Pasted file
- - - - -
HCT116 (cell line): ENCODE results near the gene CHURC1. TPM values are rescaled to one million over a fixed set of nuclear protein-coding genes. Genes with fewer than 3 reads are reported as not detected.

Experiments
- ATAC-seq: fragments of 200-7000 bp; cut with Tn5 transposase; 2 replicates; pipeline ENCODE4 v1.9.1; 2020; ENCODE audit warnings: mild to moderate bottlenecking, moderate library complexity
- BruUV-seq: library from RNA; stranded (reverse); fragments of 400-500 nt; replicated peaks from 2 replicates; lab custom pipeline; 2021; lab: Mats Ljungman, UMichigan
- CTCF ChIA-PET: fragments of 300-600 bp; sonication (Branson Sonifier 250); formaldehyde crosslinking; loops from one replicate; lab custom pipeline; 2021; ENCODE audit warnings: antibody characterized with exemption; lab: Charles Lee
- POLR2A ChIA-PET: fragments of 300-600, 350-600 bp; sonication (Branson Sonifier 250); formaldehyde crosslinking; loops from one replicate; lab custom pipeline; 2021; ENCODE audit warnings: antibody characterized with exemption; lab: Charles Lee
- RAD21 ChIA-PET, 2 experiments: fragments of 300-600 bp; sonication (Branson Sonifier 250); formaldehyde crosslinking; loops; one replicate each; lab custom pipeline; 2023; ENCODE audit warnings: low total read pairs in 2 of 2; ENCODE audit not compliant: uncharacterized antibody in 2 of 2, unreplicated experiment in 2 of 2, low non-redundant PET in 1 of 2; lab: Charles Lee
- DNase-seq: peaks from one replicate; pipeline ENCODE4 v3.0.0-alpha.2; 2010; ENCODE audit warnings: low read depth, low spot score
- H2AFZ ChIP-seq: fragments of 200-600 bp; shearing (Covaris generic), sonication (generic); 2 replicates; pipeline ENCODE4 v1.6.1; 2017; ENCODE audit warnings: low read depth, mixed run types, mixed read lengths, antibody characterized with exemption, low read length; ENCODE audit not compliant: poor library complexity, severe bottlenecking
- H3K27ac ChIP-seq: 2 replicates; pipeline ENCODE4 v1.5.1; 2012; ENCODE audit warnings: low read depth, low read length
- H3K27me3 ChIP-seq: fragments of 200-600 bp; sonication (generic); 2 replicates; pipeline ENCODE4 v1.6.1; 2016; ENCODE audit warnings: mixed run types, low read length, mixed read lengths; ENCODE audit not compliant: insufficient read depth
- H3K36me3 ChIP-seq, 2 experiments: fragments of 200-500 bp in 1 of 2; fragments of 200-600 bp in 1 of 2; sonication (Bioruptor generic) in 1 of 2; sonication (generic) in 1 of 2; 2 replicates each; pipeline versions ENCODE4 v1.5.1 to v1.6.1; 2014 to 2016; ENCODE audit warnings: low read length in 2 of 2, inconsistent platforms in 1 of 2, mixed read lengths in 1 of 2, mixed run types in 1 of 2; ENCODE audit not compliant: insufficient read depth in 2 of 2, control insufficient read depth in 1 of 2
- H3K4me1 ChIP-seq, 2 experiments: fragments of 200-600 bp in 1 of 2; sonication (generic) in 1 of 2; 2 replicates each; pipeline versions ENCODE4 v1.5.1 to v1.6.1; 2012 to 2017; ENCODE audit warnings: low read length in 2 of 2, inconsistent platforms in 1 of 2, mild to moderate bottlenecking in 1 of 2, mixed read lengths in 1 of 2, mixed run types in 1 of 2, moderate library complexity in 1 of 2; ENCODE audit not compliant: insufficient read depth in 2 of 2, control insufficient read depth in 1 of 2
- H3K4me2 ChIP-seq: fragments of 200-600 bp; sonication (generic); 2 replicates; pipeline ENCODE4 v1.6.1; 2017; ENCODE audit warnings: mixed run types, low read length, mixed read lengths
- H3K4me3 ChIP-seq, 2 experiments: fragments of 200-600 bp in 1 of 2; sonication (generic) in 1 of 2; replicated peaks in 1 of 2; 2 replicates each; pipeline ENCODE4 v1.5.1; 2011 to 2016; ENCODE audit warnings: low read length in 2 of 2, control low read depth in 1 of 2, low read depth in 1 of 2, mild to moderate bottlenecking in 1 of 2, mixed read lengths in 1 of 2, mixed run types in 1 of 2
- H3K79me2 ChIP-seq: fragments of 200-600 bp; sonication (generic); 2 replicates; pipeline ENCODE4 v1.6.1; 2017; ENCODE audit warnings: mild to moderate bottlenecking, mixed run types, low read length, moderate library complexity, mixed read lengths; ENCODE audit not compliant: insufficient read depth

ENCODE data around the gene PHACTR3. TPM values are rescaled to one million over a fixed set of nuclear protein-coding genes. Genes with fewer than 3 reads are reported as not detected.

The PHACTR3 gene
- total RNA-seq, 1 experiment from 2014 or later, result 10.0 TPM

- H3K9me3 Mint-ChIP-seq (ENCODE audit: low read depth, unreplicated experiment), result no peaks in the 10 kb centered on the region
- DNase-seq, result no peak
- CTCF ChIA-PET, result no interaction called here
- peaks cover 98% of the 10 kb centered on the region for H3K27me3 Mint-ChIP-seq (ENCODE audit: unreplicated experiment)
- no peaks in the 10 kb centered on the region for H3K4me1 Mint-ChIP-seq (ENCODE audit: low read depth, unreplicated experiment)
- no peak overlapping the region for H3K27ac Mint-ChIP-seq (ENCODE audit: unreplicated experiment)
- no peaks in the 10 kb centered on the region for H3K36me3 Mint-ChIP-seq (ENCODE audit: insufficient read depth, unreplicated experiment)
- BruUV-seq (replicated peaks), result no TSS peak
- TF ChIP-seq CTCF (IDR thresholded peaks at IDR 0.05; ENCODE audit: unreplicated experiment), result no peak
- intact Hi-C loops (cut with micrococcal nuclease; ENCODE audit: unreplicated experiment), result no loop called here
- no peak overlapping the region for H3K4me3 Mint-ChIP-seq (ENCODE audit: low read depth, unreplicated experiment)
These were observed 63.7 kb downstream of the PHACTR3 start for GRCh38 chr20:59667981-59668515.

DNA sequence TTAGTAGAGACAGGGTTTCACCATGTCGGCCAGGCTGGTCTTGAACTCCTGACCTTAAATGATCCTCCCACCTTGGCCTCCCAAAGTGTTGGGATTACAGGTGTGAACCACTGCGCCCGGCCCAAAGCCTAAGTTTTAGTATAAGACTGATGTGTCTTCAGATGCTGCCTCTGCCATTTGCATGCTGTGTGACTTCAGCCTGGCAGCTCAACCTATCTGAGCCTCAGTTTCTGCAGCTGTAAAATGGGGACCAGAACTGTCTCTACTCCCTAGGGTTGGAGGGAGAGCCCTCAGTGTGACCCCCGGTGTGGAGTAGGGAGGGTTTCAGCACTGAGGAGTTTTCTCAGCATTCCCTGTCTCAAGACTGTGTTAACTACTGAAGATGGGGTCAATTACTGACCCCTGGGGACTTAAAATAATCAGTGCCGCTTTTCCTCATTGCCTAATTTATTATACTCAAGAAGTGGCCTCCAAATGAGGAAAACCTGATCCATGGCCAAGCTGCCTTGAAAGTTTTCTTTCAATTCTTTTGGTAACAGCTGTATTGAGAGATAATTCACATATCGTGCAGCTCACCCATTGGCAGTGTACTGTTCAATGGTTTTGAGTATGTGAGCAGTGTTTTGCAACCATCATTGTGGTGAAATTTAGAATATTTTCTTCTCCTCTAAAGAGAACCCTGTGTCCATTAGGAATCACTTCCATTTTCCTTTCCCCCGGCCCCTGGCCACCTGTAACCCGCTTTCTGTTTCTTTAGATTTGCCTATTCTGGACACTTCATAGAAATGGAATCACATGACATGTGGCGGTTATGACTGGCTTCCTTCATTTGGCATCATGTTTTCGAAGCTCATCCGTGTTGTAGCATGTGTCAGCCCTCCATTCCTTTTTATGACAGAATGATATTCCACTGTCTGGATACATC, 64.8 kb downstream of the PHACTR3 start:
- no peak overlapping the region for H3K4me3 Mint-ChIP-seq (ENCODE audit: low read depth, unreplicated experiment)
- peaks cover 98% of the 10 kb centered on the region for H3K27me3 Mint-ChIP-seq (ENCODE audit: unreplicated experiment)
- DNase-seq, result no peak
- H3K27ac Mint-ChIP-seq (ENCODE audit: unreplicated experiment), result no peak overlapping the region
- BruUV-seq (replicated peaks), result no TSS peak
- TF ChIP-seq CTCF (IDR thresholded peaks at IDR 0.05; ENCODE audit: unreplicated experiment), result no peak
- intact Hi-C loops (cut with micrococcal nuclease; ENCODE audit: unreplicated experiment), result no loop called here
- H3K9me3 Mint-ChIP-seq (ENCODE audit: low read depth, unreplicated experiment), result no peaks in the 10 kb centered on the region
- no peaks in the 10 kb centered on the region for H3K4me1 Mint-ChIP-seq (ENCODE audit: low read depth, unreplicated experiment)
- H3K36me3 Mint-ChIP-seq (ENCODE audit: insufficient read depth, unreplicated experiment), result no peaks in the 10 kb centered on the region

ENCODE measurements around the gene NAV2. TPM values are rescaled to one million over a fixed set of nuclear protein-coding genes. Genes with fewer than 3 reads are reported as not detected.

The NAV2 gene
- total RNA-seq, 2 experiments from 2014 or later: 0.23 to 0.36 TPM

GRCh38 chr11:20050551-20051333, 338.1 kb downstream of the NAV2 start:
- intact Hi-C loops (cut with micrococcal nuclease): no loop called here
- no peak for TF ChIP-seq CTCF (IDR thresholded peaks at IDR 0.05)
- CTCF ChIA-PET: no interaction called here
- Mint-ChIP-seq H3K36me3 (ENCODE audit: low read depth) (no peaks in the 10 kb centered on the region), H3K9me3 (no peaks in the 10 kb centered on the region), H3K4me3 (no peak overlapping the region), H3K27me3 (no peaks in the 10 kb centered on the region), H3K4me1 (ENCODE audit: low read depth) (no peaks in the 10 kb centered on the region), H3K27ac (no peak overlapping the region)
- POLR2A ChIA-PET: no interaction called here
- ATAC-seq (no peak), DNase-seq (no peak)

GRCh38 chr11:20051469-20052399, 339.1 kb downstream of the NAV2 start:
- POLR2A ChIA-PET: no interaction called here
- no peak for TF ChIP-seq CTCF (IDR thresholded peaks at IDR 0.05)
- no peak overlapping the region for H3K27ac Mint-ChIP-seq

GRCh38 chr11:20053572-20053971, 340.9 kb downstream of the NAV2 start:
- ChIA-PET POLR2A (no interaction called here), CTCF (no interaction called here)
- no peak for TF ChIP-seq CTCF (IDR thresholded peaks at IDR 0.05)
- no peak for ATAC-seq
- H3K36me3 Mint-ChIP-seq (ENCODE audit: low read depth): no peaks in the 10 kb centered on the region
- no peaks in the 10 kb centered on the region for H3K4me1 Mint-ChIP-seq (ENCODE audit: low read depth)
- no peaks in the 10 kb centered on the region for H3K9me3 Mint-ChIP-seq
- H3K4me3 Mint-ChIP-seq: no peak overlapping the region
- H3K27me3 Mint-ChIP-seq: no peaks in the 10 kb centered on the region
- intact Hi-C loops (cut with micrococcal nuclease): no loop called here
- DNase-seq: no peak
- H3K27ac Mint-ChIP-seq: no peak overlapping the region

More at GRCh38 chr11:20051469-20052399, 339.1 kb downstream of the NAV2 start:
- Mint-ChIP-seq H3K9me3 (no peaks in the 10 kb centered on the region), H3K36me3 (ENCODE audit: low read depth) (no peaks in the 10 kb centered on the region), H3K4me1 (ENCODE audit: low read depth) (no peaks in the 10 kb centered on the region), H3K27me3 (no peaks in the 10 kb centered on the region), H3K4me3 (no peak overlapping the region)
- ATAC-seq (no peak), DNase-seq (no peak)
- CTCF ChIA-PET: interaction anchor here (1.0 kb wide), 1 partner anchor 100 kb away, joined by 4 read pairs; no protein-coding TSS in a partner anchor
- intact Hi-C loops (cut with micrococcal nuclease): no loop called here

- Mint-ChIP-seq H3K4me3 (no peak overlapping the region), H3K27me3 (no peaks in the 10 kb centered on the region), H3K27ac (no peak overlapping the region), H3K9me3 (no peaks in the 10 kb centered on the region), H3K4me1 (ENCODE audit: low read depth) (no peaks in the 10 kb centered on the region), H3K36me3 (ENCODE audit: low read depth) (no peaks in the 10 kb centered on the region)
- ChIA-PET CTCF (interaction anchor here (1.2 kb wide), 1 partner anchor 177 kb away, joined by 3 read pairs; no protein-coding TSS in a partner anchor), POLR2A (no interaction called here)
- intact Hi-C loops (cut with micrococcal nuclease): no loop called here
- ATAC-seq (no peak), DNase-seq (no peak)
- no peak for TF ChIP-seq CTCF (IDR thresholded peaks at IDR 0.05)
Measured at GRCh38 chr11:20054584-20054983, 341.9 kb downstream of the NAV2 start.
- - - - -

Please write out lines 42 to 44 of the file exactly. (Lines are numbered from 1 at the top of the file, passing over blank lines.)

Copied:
- H3K36me3 Mint-ChIP-seq (ENCODE audit: insufficient read depth, unreplicated experiment), result no peaks in the 10 kb centered on the region

ENCODE measurements around the gene NAV2. TPM values are rescaled to one million over a fixed set of nuclear protein-coding genes. Genes with fewer than 3 reads are reported as not detected.

The NAV2 gene